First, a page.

The WAXS measurement of dragline silk fibers was performed at RHs of 0, 43, 75, and 97%. The resultant two-dimensional profiles are displayed in Fig. 4a. A circular smearing of the scattering pattern was detected in the WAXS measurement at RH97% (Fig. 4a–iv). The two-dimensional profiles were converted to one-dimensional profiles through a radial integration of the WAXS data (Fig. 4b). The d-spacing values of each plane remained constant upon changing the RHs based on the one-dimensional WAXS profiles, indicating that the crystalline β-sheet structure was not changed by the RH conditions, consistent with the TGA results. The two-dimensional WAXS pattern varied depending on the experimental RH conditions, leading to observable changes in the one-dimensional radial integration profiles, namely, the (211) peak became more conspicuous under higher RH conditions. In addition, the azimuthal intensity profiles of the radially integrated (210) peak are plotted in Fig. 4c. As the RH increased, the full width at half maximum (FWHM) value increased, suggesting a decrease in the orientation of crystalline β-sheets. To estimate the degree of crystallinity, which was calculated from the area of crystalline peaks divided by the total area of crystalline peaks and the amorphous halo, the one-dimensional radial integration profiles were deconvoluted to multiple peaks assigned to the crystalline β-sheets and amorphous halo (Supplementary Fig. 2). The degree of crystallinity was calculated to be constant at ~22% under all RH values investigated. In contrast, we observed changes in FWHM values as a function of RH (Fig. 4d). The FWHM value was 37.5° at RH97% and decreased to 14.5° at RH0%, suggesting that the degree of orientation was higher under lower RH conditions. The crystallite size was calculated by Scherrer’s equation using the FWHM of the (210) peak (Fig. 4d), with estimated values of 3.73, 3.74, 3.73, and 3.74 nm at RHs of 0%, 43%, 75%, and 97%, respectively. Thus, crystallite sizes were constant and close to those identified in a previous report21. As a result, the high RH condition reduced the degree of orientation of the crystalline β-sheets but did not affect the other crystalline state.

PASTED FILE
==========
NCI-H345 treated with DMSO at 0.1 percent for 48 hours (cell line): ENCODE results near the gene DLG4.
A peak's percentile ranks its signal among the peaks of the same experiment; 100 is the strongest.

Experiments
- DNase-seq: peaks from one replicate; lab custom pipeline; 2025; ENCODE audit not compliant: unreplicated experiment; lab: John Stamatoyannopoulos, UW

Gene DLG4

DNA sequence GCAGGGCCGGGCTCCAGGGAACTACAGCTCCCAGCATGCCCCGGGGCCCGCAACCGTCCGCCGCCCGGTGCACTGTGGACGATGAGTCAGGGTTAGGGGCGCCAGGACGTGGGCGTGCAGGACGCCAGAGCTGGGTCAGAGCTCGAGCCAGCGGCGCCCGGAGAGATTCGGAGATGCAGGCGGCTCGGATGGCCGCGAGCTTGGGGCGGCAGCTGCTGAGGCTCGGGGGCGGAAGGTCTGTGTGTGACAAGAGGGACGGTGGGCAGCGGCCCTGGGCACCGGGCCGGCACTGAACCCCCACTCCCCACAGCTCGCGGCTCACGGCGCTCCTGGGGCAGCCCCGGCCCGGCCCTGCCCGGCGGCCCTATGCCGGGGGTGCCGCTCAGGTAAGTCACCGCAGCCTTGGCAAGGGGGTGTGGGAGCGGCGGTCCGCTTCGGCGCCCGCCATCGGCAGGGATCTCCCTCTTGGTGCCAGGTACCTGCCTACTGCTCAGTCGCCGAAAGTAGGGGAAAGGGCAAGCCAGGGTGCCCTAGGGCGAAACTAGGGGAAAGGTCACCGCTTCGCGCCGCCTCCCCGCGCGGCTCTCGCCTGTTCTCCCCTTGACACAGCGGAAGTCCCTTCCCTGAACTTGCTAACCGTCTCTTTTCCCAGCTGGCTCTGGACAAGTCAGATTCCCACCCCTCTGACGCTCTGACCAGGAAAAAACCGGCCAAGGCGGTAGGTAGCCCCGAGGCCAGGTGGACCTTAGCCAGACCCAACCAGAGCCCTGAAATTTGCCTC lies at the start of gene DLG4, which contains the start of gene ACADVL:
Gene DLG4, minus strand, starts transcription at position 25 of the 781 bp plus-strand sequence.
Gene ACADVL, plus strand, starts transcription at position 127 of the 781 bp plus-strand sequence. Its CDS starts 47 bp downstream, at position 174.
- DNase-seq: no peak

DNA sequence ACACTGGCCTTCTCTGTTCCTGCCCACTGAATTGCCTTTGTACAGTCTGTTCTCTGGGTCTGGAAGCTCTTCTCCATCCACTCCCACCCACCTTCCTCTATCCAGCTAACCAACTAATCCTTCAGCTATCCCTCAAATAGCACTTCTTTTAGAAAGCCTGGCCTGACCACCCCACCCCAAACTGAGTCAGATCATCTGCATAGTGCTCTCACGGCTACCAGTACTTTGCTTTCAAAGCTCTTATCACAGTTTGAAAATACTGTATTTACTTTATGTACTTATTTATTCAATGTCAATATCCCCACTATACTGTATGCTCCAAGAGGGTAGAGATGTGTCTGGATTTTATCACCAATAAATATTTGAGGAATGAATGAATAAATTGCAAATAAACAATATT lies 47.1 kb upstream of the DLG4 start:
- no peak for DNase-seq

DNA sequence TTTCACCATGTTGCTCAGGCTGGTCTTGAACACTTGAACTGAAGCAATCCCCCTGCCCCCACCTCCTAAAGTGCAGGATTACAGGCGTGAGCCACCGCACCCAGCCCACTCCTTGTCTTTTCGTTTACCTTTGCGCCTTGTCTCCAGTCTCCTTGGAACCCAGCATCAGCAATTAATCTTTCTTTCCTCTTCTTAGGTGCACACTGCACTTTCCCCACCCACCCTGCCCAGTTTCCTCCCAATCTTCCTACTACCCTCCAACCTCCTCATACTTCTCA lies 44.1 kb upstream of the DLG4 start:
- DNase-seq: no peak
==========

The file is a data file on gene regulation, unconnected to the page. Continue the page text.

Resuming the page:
Fig. 4: WAXS measurements of spider dragline silk fibers under different RHs.